As a follow-up to my previous post about my experience at the policy table, I wanted to share some insights about my road to Washington—and hopefully help more teachers begin to consider what their own journeys might look like as teacher advocates.
Here are a few steps that I urge teachers to consider:
- Set professional goals. Teachers can earn credibility as professionals by achieving professional distinctions that naturally lend themselves to advocacy. I knew that after I finished my master’s degree, I wanted to challenge myself to tackle National Board certification. Even though my initial motivation was rooted in improving my instructional practices, I am astounded to this day by how many opportunities I have had because of achieving that goal.
- Join a network—and participate! There are many opportunities for teachers to connect online, and many times these connections can lead to participation in discussions at the national level. I was able to attend the meeting in Washington, for example, because of my involvement with the Center for Teaching Quality’s Implementing Common Core Standards Team. Being involved in this network of teacher leaders is what spurred my interest to be an advocate for teachers, and the connections I have in that group continue to provide me with support and encouragement. Twitter chats, Google hangouts, and webinars are all easy ways to connect with both teachers and stakeholders, as well as help teachers find their voices. Participation in local unions and content-focused professional organizations, such as the National Council of Teachers of Mathematics, also provides avenues toward policy work.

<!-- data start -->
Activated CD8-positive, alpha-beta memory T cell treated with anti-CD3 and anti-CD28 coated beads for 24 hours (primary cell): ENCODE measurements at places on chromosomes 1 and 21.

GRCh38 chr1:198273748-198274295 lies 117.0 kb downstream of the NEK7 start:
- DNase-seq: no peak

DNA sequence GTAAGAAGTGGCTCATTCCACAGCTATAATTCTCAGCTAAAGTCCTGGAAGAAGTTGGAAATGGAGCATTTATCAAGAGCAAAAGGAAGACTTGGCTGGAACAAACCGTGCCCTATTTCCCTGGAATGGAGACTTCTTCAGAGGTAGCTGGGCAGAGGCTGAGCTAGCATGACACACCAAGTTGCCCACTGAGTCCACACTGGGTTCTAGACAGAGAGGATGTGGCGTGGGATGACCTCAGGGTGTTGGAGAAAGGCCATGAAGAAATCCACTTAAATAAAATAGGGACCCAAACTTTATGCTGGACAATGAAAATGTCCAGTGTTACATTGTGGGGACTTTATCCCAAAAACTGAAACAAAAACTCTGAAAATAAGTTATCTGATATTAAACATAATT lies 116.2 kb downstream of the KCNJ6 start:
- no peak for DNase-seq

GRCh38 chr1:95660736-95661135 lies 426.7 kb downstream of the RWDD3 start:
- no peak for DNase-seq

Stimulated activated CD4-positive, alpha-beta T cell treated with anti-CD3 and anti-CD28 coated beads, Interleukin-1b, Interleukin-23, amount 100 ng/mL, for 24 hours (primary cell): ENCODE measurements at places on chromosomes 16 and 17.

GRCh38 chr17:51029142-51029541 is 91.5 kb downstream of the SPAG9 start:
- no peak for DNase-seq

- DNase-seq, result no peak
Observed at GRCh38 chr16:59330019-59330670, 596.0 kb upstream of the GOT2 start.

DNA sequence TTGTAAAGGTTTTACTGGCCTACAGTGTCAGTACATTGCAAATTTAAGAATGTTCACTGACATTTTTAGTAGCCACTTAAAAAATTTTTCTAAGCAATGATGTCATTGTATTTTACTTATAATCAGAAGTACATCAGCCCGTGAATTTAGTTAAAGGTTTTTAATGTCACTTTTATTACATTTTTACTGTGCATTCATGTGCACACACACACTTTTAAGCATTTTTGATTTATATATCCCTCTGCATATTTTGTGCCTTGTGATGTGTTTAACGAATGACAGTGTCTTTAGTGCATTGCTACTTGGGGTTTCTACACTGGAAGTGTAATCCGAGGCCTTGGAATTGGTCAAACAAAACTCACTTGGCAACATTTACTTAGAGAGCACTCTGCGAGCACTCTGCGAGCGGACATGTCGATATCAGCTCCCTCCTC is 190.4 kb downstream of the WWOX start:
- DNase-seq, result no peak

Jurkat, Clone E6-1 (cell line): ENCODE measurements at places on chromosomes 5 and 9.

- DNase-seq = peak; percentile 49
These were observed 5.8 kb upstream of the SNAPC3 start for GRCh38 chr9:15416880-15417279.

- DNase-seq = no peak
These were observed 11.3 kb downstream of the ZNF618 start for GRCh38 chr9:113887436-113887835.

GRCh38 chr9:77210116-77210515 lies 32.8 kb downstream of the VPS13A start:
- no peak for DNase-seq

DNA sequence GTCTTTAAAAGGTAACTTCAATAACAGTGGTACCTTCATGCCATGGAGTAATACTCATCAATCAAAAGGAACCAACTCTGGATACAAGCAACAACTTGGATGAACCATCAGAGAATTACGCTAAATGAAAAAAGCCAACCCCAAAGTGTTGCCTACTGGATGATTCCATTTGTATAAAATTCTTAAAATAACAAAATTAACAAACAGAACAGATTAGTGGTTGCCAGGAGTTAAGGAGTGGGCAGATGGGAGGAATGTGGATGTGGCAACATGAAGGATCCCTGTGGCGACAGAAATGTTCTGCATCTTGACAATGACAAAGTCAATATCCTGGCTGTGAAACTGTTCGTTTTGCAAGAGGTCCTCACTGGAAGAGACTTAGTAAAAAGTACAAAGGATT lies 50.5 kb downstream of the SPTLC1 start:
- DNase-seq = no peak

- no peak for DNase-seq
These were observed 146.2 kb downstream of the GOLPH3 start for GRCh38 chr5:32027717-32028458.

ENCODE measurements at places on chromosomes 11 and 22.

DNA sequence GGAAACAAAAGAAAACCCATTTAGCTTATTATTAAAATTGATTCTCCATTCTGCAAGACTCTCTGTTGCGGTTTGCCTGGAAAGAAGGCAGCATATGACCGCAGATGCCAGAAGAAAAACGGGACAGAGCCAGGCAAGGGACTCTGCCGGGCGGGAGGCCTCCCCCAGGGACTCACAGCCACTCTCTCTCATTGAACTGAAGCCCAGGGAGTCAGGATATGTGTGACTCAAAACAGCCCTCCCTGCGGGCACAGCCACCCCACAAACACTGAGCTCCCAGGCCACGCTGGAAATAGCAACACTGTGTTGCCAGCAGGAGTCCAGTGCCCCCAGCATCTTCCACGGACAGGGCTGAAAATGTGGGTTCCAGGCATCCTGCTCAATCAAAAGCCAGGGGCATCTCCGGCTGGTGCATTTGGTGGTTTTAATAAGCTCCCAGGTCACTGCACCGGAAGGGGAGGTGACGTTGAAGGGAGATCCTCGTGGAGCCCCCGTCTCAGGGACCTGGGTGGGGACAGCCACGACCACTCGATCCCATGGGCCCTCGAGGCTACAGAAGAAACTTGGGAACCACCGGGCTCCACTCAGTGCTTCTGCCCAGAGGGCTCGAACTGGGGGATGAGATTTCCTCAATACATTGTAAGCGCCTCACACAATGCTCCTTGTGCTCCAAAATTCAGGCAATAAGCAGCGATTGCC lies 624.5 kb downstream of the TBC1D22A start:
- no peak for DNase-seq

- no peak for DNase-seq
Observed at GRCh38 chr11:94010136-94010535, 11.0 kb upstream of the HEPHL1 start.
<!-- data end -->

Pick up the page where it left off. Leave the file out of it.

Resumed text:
- Start showing up. One of my colleagues has a poster in his classroom that reads, “Decisions are made by those who show up.” Making an effort to be physically present at local and state events such as school board meetings (which are open to the public) is a great way to form relationships with stakeholders. As I mentioned in my first post, I think it’s critical that policy makers hear from actual teachers, and this is only going to happen if teachers make an effort to be present. As Jennifer Martin wrote in her post, “when relationships are developed with political leaders, trust can be established and there is a willingness on the part of those who govern to listen to those of us who are experts in our field.”
Alison Crowley is a National Board-certified teacher in Lexington, Ky., where she teaches Algebra 2 and AP Calculus.
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